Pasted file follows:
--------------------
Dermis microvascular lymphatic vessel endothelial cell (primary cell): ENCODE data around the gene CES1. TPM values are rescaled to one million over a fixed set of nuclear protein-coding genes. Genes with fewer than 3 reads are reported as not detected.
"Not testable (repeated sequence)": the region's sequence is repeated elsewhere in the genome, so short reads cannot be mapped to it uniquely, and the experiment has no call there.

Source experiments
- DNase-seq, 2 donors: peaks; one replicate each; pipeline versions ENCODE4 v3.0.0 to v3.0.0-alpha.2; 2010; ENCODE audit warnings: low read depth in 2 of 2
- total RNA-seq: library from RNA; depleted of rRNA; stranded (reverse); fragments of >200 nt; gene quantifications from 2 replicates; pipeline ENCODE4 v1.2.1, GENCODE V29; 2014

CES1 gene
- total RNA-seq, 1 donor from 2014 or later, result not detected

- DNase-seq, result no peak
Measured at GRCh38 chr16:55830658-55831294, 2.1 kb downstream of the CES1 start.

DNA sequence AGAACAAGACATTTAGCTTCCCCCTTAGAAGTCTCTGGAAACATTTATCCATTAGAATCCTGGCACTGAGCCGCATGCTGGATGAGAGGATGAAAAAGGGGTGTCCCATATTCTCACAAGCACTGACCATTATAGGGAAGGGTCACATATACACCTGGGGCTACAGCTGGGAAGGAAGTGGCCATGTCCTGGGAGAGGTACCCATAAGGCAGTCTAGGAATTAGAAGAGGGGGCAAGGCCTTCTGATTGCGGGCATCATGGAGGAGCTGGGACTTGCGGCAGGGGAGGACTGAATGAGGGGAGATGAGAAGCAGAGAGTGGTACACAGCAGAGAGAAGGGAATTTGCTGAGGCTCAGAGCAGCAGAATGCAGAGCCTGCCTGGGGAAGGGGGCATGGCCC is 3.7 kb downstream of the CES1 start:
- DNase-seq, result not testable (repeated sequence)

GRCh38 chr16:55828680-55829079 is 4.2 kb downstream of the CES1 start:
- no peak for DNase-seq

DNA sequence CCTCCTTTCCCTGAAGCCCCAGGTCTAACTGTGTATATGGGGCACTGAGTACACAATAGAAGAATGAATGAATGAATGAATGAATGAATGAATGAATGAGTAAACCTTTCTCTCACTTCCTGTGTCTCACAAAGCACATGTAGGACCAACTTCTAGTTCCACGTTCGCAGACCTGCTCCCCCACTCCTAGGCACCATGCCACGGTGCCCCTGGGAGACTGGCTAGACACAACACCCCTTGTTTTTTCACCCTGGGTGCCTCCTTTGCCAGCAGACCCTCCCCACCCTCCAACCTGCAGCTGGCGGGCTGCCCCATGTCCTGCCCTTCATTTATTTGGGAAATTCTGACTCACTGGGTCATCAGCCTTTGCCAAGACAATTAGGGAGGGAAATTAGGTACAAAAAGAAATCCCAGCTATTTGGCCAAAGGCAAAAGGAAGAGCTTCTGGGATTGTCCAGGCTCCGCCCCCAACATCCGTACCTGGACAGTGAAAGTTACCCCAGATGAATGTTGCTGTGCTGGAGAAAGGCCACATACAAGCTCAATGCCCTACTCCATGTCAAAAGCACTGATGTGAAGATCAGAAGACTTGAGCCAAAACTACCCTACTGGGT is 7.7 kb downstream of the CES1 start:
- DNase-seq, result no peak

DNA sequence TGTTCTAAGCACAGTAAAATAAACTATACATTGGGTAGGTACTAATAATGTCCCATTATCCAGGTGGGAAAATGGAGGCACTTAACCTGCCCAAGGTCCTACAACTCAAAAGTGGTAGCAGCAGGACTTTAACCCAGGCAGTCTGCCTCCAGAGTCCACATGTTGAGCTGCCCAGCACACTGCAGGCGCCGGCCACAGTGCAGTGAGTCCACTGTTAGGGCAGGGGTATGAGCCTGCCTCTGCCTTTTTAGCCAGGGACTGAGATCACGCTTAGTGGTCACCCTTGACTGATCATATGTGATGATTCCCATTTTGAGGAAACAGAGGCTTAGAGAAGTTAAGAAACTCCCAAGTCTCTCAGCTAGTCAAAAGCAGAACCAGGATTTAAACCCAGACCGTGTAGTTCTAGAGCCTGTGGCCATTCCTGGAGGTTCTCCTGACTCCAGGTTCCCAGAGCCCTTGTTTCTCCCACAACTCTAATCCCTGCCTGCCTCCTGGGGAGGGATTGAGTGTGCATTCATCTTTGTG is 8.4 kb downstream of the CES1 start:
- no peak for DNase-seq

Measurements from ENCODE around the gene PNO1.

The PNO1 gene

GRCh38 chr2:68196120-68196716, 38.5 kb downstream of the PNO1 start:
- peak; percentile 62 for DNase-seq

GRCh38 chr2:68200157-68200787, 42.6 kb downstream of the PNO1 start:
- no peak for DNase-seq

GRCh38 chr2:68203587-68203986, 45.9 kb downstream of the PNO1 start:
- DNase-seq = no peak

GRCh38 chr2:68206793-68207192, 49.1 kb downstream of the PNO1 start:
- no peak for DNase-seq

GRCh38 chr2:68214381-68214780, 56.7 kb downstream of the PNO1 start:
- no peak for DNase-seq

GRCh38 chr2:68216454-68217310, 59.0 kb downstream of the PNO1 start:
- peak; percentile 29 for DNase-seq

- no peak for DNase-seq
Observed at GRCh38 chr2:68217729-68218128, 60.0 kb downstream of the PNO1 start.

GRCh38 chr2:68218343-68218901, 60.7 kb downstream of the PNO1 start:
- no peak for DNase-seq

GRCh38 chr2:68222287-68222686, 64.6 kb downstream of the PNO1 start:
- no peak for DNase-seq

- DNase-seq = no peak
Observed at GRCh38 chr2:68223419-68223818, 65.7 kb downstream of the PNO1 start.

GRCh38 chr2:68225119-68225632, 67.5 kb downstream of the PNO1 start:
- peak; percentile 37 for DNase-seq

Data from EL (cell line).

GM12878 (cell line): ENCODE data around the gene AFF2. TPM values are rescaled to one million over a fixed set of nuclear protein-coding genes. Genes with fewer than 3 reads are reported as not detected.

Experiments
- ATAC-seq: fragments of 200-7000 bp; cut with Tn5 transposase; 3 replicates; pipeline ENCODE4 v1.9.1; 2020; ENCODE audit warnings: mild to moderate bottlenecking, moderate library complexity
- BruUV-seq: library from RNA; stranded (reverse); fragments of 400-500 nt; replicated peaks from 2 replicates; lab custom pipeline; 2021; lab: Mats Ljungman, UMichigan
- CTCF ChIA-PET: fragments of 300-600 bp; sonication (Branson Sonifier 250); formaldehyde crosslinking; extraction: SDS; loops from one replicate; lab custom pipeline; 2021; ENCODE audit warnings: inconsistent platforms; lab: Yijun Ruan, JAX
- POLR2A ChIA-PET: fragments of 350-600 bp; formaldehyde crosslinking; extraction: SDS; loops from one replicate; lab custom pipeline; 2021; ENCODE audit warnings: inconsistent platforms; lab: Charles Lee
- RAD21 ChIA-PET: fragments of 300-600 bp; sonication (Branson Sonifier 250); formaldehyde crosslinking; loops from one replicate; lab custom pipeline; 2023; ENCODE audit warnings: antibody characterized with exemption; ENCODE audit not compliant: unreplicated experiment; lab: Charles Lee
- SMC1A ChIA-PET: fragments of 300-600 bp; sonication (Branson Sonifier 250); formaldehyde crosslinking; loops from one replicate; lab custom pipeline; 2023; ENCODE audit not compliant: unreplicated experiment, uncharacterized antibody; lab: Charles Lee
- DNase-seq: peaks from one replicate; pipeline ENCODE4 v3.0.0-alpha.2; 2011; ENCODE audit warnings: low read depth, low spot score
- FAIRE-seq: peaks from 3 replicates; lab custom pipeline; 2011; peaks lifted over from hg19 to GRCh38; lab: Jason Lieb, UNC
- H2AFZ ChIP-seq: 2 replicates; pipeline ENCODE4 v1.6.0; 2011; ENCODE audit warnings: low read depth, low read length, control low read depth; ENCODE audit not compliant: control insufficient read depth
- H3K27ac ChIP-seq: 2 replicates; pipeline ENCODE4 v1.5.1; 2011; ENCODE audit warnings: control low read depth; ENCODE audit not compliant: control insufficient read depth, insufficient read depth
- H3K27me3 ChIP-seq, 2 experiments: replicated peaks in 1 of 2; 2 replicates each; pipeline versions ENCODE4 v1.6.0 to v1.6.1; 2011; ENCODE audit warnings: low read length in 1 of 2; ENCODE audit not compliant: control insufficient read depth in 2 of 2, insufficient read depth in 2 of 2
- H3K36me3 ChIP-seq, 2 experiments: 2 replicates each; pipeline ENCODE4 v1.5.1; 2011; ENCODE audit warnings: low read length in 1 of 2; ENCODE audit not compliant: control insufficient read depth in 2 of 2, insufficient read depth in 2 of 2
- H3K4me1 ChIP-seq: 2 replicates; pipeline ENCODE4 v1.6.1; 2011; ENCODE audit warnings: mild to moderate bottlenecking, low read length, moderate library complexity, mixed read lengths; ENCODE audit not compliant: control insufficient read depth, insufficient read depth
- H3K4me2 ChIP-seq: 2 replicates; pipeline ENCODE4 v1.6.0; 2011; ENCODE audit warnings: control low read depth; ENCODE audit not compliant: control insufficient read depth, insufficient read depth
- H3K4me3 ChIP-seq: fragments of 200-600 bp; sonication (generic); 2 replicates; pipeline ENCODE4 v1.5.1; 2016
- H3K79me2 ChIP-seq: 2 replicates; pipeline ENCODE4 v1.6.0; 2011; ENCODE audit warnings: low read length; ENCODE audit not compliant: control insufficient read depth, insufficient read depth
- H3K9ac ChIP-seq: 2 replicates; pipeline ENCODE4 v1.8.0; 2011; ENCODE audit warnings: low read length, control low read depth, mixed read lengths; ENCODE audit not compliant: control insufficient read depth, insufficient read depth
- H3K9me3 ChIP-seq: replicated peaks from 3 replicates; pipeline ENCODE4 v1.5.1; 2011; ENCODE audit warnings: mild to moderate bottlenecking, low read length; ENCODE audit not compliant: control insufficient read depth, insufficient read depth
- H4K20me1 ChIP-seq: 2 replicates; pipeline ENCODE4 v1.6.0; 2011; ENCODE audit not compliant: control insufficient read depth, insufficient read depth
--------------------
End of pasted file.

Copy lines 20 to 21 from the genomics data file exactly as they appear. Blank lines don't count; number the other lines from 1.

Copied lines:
GRCh38 chr2:68196120-68196716, 38.5 kb downstream of the PNO1 start:
- peak; percentile 62 for DNase-seq